Irishman Niall Murray suffered a disastrous weekend at Thruxton in Round Five and Six of the 2011 Ginetta Junior Championship. The reigning Ginetta Junior Ireland champion suffered two retirements, including a huge accident in the first race, which put him down to thirteenth in the standings.
As with all the circuits on the calendar, Niall headed to Thruxton with no prior knowledge of the circuit, meaning Friday practice was spent trying to quickly learn the high-speed Hampshire circuit. The 15 year old, running with Beacon Racing, then went on qualifying on Saturday and set some competitive times, putting him ninth and seventh on the grid for the two races.
Murray said: “I'd never driven Thruxton before and I don't really like it too much, I prefer the more technical tracks rather than just flat out. Still I had to do it, so I tried to be as quick as I could. Practice on Friday I did twenty laps in the first session and my quickest lap was on lap nine. That was only two tenths off my quickest lap all weekend, so I think I learnt the track pretty quick.
“The other guys must have tested here or must really like the track or something, because I found myself off the pace, more than I'd like to be. The track is a lot about getting toe, getting slipstream and I have no team-mate, so it's very hard and I had to try and join up with other drivers, but it just didn't really work out.
“I qualified down in ninth place for the first race and seventh for the second. I think I was just over driving the car, as I was three or four tenths off my time in free practice, so I wasn't too happy about that. Looking at the data, I was just going into the corners too deep, like the complex, which then ruins your whole lap as you're flat out for the rest.”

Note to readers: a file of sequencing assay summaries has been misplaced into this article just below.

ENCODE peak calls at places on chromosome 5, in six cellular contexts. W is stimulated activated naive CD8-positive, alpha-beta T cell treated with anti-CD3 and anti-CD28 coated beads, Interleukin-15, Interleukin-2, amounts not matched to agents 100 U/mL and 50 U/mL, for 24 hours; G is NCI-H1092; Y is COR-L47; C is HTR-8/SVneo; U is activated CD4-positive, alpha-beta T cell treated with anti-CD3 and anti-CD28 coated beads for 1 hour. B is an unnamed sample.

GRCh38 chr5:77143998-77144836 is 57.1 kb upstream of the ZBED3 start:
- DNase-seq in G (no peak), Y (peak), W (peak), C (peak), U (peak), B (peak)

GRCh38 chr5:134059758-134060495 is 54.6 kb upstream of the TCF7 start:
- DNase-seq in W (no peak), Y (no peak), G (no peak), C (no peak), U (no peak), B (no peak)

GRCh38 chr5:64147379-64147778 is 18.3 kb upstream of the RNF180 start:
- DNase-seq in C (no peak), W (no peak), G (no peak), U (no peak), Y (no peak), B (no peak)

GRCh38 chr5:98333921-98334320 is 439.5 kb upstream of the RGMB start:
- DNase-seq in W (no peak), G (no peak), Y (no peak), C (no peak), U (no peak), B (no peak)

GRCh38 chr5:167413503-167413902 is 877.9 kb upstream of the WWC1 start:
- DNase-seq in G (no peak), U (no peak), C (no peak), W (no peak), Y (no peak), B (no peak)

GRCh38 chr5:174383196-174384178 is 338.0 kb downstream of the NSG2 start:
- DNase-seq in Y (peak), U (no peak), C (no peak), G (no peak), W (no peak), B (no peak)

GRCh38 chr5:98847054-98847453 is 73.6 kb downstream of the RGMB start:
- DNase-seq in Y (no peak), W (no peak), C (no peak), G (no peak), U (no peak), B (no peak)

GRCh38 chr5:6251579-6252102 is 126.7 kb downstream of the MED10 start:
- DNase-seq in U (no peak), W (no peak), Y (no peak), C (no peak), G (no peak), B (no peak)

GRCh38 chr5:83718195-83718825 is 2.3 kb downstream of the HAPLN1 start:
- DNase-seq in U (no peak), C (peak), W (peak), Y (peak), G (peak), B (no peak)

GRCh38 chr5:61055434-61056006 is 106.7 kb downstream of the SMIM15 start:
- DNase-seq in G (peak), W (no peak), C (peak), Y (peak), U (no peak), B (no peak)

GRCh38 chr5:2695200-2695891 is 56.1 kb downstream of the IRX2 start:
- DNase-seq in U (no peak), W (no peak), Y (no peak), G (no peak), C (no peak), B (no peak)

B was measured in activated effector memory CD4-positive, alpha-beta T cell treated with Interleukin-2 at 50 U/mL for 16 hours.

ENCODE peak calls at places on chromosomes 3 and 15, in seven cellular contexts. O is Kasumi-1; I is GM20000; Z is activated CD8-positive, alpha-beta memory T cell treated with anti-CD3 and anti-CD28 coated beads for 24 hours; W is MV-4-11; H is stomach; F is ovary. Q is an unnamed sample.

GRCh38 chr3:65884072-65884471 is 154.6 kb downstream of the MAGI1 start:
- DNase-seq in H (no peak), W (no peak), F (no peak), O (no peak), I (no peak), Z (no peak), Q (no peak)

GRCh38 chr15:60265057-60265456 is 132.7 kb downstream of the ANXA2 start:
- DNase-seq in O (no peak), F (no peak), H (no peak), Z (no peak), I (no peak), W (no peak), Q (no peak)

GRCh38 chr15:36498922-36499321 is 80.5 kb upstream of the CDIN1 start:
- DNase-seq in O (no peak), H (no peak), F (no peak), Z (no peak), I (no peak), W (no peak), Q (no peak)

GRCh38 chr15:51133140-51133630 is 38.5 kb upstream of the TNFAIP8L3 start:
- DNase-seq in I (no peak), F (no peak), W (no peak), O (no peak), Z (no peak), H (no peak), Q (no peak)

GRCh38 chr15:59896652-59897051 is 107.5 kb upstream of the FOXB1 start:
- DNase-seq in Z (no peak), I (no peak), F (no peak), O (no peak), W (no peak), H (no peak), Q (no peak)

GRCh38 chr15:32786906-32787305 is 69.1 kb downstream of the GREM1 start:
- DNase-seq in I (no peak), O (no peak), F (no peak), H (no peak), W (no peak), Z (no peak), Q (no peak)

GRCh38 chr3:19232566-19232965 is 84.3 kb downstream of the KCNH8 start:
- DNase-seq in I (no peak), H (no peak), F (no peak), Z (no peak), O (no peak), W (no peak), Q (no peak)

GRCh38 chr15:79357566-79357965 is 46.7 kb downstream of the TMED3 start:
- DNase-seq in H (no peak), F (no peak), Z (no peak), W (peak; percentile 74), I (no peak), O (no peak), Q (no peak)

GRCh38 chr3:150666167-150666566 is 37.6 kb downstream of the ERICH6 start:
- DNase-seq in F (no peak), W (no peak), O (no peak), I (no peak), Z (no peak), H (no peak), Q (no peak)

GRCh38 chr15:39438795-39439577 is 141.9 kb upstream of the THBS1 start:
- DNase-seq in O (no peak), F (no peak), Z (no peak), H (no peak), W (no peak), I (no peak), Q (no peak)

Murray headed into the races hoping to work his through the grid and pick up some strong results, following on from his maiden podium in the series in Round Three at Donington Park. However race one saw contact from a rival on lap one send his Murray Motorsport-backed Ginetta G40 into the barriers, instantly ending his race.
Murray, from Firhouse, Dublin, reflected: “I got a good-ish start, was right on top of William Foster coming into the first corner and stayed all the way to the inside. Will slowed down a little bit, don't know why, so I had to let off a little, because I didn't want to make any contact.
“I started turning left towards the middle of the track and then looked in the mirror and saw Tom Howard behind me. I thought nothing of it because he was on the outside, then I felt an almighty smack at the rear right.
“I tried to correct and turn left, but I was just travelling too quickly and couldn't react to a smack that hard really. I spun once or twice, was on the grass so I couldn't stop anything and hit the barrier at about 60mph, so it wasn't a nice impact. Was a bit winded after that, but fortunately didn't get too much damage as I hit the barrier exactly side on. That was a bit of a disaster.”
With the car repaired, Murray hoped to recover some good points from race two on Sunday, which was televised live on ITV4. However once again the teenager was out of luck, with the car suffering mechanical problems, expected to have been caused from the accident the day before.
Murray explains: “On the warm up lap I went around and had a few losses of power. It came back almost immediately, so I thought nothing of it. I got a very good start to the race, but going round the first corner, the car just died. I was unbelievably annoyed.
“I came into the pits and told my engineer what happened, but there was nothing really we could do. I went back out and tried to nurse the car round, get three or four points for finishing last, but I only completed five out of nine laps and to get classified you have to complete eight. So I thought I'd got points, but then came in, looked at the results and seen I was not classified, so that was another thing that annoyed me.”
“Two DNF's for the weekend, just not what we were expecting and it just isn't what we need for our championship hopes. I was hoping for top five in the championship and I was tenth in the championship before today, so I'm guessing I'll be further down now.
Next up for Murray is Oulton Park in Cheshire, another track he doesn't feel will be his best, concluding: “Oulton is a fast, flowing track as well, so I don't think it will be my strongest, but it won't be as bad as this weekend. I'm going to be on the computer every day to try and learn the track. It is very tough, but I'm going to try and make the best of it.”